NSAC's Blog

Together at the Table: NSAC Members Reunited in Durham, NC for the 2022 Summer Meeting

August 24, 2022

Faithfull Farms, Chapel Hill, NC

Last week, for the first time in more than two years, nearly 100 members of the National Sustainable Agriculture Coalition (NSAC) traveled to Durham, North Carolina for the 2022 Summer Meeting. The Coalition has not met in person since before the start of the COVID-19 pandemic. While virtual meetings allow the Coalition to effectively continue its work of priority setting and campaign strategizing from afar, meeting in person this time around (with some members joining virtually for several sessions) provided the opportunity to connect, share stories and build relationships to strengthen the coalition’s work year-round. 

Doing the Work

On the Sunday evening before the meetings began, members gathered for an informal happy hour at Fullsteam Brewery in downtown Durham. There was no better way to beat the heat on that last night in July than with some cold beer and catching up over dinner.  

The meetings officially kicked off the next day with a welcome session, introductions, and a chance to meet three North Carolina-based NSAC member organizations. Carolina Farm Stewardship Association (CFSA) is a farmer-driven, membership-based organization that helps people in North and South Carolina grow and enjoy local, organic food. Rural Advancement Foundation International – USA (RAFI-USA) challenges the root causes of unjust food systems, supporting and advocating for economically, racially, and ecologically just farm communities. Self-Help Credit Union is a leading non-profit financial institution and community development organization that creates and protects ownership and economic opportunity for all, especially people of color, women, rural residents, and low-wealth families and communities in the Carolinas and Florida. All three organizations were instrumental in helping NSAC plan and execute the week’s activities in the Durham area and NSAC is grateful for their support and for making everyone feel right at home in North Carolina.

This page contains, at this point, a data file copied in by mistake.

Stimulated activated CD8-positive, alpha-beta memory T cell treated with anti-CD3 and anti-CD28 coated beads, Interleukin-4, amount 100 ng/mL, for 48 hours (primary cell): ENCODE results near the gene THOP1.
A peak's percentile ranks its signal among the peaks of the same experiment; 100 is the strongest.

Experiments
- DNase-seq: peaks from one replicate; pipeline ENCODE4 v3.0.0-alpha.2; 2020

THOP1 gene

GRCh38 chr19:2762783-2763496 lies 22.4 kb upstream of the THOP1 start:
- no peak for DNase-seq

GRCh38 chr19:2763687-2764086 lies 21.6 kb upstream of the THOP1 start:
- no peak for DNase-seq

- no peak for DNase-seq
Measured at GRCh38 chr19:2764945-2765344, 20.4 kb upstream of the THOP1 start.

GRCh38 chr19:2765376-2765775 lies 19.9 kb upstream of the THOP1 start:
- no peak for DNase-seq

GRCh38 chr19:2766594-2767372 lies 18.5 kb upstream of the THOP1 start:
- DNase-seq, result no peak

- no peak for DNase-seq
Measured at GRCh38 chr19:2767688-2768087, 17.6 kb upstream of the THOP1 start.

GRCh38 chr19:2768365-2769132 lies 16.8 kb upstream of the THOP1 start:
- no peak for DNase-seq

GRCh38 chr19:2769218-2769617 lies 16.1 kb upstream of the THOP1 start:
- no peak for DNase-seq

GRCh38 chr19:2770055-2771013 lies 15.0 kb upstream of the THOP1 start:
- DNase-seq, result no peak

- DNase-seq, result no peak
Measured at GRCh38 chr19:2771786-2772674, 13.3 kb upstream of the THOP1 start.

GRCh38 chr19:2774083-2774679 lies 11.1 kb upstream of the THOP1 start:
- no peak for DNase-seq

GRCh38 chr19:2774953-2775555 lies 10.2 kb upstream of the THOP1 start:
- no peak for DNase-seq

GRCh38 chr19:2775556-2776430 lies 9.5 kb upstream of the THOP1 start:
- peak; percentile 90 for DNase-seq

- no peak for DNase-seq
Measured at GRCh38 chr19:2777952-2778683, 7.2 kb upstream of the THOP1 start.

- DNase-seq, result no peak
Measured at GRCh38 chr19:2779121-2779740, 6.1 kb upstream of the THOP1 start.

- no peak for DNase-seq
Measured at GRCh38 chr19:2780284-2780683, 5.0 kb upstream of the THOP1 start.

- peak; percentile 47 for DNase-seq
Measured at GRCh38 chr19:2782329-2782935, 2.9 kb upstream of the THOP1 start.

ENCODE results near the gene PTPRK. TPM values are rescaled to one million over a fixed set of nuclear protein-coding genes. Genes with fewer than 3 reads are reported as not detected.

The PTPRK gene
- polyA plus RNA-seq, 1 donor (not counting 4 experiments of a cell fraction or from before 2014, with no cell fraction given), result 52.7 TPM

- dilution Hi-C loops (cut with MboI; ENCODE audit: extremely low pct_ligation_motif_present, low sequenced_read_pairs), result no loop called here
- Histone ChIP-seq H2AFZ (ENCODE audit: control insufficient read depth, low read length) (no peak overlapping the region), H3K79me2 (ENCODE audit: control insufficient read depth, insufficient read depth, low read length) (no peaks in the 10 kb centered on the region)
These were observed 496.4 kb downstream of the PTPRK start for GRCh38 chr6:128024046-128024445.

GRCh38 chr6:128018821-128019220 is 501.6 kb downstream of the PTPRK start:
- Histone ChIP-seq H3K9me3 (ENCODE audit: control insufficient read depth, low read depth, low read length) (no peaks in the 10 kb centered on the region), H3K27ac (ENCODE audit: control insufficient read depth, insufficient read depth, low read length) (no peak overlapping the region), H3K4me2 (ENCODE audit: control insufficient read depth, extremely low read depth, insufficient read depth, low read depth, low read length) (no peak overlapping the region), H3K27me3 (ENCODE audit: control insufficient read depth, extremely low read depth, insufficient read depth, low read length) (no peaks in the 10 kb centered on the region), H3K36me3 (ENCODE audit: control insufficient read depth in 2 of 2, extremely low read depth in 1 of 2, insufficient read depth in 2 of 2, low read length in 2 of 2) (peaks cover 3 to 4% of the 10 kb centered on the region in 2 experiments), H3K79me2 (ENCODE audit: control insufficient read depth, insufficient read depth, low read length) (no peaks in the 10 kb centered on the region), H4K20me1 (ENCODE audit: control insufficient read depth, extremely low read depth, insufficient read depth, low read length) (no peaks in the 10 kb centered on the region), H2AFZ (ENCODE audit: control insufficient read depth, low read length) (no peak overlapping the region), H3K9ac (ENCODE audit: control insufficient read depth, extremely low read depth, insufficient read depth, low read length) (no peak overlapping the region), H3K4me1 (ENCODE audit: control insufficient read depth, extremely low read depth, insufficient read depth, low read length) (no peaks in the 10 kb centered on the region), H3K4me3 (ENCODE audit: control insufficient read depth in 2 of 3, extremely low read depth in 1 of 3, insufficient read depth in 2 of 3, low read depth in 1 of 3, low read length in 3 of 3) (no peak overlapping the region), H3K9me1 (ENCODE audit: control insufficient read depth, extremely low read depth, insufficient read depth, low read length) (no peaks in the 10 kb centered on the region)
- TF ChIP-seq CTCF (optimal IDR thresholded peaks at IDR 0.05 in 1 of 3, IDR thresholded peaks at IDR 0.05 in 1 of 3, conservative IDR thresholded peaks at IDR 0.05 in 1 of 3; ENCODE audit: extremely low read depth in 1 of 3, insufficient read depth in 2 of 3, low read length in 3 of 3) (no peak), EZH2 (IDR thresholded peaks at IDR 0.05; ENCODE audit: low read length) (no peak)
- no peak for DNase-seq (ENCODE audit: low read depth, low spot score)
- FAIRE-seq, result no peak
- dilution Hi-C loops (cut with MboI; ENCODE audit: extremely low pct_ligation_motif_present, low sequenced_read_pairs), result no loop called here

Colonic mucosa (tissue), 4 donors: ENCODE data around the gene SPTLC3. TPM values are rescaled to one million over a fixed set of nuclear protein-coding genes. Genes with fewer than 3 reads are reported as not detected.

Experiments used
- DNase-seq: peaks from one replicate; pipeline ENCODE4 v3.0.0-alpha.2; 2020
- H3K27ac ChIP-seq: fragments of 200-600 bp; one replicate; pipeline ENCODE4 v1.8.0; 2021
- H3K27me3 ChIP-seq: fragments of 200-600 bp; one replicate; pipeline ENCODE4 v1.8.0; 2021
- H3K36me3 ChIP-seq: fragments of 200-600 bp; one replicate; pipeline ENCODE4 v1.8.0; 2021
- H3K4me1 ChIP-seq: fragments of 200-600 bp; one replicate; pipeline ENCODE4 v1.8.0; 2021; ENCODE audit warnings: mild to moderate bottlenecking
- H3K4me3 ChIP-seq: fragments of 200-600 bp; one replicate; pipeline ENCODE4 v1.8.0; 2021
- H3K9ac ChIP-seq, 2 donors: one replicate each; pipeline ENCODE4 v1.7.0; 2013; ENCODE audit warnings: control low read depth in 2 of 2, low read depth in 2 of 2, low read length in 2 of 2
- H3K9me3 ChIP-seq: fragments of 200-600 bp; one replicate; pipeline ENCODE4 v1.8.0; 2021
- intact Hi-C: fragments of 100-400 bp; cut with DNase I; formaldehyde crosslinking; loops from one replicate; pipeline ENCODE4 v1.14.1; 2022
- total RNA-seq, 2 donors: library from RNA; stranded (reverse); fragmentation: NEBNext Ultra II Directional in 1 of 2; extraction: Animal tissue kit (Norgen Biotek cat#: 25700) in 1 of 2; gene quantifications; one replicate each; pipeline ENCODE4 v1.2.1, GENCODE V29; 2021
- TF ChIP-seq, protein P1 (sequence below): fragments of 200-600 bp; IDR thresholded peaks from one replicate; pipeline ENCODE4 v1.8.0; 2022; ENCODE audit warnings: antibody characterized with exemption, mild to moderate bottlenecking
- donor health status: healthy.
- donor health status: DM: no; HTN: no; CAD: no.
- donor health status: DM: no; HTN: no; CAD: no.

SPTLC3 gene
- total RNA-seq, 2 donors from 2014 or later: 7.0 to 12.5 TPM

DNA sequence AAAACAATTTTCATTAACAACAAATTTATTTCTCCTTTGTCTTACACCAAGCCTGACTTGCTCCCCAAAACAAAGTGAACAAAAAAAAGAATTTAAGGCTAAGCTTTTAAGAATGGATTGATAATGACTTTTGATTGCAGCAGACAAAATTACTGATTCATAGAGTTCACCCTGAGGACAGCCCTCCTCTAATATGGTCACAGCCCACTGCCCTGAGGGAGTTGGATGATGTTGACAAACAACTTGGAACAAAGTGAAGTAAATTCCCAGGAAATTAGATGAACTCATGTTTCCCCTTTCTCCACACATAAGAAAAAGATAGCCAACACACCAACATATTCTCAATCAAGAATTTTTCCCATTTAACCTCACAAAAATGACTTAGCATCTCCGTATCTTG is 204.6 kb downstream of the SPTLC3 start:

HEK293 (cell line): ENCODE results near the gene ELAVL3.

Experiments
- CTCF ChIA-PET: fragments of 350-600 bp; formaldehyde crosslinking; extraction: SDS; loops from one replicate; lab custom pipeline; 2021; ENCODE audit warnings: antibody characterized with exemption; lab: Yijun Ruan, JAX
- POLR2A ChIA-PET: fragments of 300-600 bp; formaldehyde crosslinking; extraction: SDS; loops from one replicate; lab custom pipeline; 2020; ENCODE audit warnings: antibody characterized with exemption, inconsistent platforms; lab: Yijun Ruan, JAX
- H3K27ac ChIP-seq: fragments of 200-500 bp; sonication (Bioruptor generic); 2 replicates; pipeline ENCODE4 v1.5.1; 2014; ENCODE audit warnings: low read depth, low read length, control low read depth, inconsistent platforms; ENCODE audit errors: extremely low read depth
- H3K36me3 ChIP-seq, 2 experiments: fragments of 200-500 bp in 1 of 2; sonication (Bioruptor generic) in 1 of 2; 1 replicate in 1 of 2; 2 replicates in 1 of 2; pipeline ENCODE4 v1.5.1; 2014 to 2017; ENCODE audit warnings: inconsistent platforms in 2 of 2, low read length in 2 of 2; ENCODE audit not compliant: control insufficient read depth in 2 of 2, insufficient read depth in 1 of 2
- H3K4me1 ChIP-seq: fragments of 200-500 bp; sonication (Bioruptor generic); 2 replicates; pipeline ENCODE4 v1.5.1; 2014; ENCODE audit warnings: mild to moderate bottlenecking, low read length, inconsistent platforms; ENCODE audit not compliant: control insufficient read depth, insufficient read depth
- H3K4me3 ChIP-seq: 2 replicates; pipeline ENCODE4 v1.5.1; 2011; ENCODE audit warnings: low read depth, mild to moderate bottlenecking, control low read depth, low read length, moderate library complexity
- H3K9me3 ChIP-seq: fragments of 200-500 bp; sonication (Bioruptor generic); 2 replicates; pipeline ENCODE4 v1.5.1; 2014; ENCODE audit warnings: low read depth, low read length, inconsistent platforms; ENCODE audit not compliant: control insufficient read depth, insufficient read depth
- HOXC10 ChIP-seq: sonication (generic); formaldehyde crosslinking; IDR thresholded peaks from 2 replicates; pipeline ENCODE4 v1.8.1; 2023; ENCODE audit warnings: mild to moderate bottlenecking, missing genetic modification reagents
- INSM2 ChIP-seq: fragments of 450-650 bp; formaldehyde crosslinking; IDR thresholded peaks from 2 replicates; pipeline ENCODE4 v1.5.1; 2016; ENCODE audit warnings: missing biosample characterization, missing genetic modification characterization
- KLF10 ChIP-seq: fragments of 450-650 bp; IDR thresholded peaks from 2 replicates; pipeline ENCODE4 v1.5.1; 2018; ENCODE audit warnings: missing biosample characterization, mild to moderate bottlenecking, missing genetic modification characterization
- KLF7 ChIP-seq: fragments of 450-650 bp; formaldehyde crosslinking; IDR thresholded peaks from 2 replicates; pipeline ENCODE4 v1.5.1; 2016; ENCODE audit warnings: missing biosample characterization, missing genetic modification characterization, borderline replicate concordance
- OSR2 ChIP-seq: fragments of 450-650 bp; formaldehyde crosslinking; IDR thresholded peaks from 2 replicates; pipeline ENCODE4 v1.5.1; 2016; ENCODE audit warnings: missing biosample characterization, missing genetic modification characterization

The Coalition focused on several key issues at this year’s summer meeting: exploring and revising key 2023 Farm Bill policy proposals, developing shared narratives for grassroots campaigns, and learning how to uplift farmer stories – especially focused on climate change – to help lawmakers and the public understand the importance of bold 2023 Farm Bill policy reforms. Over the three days, members had the chance to participate in plenaries, panels, and breakout sessions around key 2023 Farm Bill campaign components including Climate Change, Conservation, and Agriculture; Livestock Processing and Competition; Local and Regional Food Systems; Structural Reform to Crop Insurance and Commodities; and Equity in Credit and Land Access. Members also met in racial affinity caucusing spaces, providing space for support, learning, and growth to better understand, confront, and dismantle racism within and beyond the coalition.

NSAC was fortunate to be joined by Congresswoman Chellie Pingree (D-ME-1) via Zoom to talk about the importance of giving farmers a seat at the table as we address the climate crisis. Pingree sits on the House Appropriations Subcommittee on Agriculture and the House Agriculture Committee, is a longtime organic farmer, and is a champion of NSAC’s priorities. She has been a key leader in promoting the Agriculture Resilience Act which focuses on addressing climate change through farmer-driven solutions to reach net-zero emissions in the sector by 2040. 

Congresswoman Chellie Pingree (D-ME-1) addressed NSAC members via Zoom

“We want to do everything we can to protect existing farmland,” Pingree told the NSAC members, adding that “soil health is where we make the greatest gains. Even some of our climate-conscious colleagues don’t recognize the impact and role that agriculture can play in addressing the climate crisis. We want to build solutions based on science.”

On Tuesday, CFSA hosted a vibrant lunch panel entitled: Working Together for Food System Innovation in Rural and Urban North Carolina. The panel featured representatives from food hubs and local farmers, including several who participate in CFSA’s FarmsSHARE program.

Panelists included Tina Prevatte Levy of Firsthand Foods, Kelly Crane of Farmer Foodshare, Gerald Harris from Tall Grass Food Box, and Beverly Brown from Blackwell’s Farm.
  • Firsthand Foods is a women-owned food hub that sells local, humanely raised meats from North Carolina farms, taking great pride in connecting the dots between food producers and consumers by prioritizing connection and transparency.  Small farms contribute greatly to local communities, but systemic barriers often limit their success.
  • Even in North Carolina, with its large agricultural economy, farmers and eaters are struggling. Farmer Foodshare is a farm sustainability and hunger relief organization based in Durham that creates sales opportunities for NC farms and brings community members together to receive donations of food from local producers. 
  • Tall Grass Food Box supports and encourages the sustainability of Black farmers, by increasing their visibility and securing space for them in the local marketplace. They seek to build capacity for self-determination within the local food systems through several innovative programs.